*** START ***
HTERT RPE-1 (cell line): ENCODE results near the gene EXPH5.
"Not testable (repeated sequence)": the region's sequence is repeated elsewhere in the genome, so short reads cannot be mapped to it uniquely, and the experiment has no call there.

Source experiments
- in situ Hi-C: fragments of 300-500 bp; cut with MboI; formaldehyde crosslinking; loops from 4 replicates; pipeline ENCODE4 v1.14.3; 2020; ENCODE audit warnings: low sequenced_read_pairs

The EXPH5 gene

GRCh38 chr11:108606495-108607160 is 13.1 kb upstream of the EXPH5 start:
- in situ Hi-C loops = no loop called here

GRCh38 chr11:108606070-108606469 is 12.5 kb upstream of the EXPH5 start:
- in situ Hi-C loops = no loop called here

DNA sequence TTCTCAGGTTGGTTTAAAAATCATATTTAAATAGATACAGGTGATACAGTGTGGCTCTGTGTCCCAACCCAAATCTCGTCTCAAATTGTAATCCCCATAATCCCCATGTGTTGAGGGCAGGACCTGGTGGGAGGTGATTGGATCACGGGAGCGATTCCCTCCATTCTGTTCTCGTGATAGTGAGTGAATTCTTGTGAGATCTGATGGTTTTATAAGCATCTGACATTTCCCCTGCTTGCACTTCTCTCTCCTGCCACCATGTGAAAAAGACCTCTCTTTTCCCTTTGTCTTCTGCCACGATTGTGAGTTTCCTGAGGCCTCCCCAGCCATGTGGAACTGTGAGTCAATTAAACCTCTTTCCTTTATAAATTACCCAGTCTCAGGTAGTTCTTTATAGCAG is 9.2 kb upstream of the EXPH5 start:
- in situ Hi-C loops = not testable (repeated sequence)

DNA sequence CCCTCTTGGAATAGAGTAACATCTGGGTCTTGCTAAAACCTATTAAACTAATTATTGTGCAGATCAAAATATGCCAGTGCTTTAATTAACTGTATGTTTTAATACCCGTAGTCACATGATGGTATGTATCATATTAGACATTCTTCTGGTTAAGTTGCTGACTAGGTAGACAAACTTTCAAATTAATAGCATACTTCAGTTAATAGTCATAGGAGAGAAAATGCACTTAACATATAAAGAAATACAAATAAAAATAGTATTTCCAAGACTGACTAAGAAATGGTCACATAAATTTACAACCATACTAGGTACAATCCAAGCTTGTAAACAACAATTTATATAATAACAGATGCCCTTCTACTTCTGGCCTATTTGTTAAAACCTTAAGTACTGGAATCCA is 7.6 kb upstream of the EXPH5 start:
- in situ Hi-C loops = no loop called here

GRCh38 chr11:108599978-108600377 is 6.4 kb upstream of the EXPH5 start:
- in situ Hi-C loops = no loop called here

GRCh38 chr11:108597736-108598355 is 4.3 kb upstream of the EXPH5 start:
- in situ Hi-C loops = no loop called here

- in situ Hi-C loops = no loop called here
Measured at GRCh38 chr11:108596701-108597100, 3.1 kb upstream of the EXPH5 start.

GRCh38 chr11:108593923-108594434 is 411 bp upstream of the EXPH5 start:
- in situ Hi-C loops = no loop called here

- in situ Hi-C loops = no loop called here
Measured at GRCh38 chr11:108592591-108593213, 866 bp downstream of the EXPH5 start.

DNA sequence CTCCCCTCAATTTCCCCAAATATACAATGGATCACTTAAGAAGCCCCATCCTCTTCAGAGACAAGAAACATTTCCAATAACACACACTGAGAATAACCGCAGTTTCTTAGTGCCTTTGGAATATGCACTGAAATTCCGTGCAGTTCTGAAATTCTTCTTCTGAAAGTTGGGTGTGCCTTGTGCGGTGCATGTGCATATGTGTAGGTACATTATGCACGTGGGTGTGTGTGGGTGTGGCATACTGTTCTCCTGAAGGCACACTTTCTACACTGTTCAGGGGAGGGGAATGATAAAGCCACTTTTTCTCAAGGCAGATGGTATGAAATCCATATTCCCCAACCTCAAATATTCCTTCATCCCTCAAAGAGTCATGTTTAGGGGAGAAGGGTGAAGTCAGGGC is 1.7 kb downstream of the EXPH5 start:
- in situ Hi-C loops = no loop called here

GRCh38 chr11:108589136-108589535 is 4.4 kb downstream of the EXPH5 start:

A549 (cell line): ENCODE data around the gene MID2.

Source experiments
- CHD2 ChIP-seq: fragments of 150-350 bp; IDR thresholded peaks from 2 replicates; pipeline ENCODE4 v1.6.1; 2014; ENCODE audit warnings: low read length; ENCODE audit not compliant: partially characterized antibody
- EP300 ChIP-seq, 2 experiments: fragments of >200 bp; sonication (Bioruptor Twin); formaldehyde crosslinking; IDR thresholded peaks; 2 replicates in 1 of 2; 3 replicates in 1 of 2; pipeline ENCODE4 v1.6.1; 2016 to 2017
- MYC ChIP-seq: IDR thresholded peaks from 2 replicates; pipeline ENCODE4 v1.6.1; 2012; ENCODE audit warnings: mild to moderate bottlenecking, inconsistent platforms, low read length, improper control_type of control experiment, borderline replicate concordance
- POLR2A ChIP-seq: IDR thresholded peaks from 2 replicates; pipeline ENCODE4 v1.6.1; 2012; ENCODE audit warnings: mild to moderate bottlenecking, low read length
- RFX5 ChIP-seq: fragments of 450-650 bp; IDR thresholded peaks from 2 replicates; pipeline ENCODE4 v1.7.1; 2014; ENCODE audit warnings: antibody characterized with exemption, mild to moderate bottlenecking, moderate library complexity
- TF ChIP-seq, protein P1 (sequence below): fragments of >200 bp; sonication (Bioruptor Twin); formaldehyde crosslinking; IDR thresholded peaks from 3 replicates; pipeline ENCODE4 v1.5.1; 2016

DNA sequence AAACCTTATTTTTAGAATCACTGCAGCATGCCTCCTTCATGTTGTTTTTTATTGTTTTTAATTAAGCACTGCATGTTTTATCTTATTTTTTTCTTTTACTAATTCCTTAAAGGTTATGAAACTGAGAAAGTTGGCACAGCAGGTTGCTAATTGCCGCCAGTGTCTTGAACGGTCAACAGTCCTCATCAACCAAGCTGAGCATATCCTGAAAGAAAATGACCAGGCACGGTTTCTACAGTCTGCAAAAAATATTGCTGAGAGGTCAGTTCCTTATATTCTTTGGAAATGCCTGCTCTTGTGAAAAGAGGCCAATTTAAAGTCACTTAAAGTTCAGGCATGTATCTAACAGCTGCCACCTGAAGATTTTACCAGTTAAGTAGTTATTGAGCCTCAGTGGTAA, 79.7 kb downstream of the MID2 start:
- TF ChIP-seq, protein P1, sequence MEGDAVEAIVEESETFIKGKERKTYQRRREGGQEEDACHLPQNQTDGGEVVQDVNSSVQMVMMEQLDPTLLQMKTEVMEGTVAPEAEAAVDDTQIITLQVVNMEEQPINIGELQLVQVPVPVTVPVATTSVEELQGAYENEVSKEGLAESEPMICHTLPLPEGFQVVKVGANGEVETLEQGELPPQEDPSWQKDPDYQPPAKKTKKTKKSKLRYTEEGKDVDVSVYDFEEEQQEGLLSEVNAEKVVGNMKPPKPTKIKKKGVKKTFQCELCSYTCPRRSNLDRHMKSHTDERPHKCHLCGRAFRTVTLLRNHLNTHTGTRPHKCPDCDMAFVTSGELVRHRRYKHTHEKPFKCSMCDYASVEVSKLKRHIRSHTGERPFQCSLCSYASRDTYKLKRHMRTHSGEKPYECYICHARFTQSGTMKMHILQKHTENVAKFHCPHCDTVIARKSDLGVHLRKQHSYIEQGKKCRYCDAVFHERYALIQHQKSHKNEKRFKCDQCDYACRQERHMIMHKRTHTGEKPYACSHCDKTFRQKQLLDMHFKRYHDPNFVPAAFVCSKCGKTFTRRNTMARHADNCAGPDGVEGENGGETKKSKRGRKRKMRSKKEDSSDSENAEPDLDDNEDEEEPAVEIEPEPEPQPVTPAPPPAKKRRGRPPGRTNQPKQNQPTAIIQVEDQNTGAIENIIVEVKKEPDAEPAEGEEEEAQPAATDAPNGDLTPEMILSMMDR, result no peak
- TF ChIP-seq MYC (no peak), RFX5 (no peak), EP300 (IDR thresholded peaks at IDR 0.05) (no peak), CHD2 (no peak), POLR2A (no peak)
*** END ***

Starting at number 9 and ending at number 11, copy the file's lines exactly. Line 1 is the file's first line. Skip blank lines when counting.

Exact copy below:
- in situ Hi-C loops = no loop called here

DNA sequence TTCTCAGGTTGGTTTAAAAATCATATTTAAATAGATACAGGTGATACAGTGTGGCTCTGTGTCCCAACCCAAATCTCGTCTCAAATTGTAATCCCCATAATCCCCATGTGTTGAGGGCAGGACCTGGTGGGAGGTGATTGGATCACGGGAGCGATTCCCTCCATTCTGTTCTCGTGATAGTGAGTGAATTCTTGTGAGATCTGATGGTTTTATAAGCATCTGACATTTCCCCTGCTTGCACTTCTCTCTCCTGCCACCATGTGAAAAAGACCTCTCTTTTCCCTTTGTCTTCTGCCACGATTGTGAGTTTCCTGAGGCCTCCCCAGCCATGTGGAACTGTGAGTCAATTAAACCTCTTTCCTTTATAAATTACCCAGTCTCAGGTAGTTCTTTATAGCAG is 9.2 kb upstream of the EXPH5 start:
- in situ Hi-C loops = not testable (repeated sequence)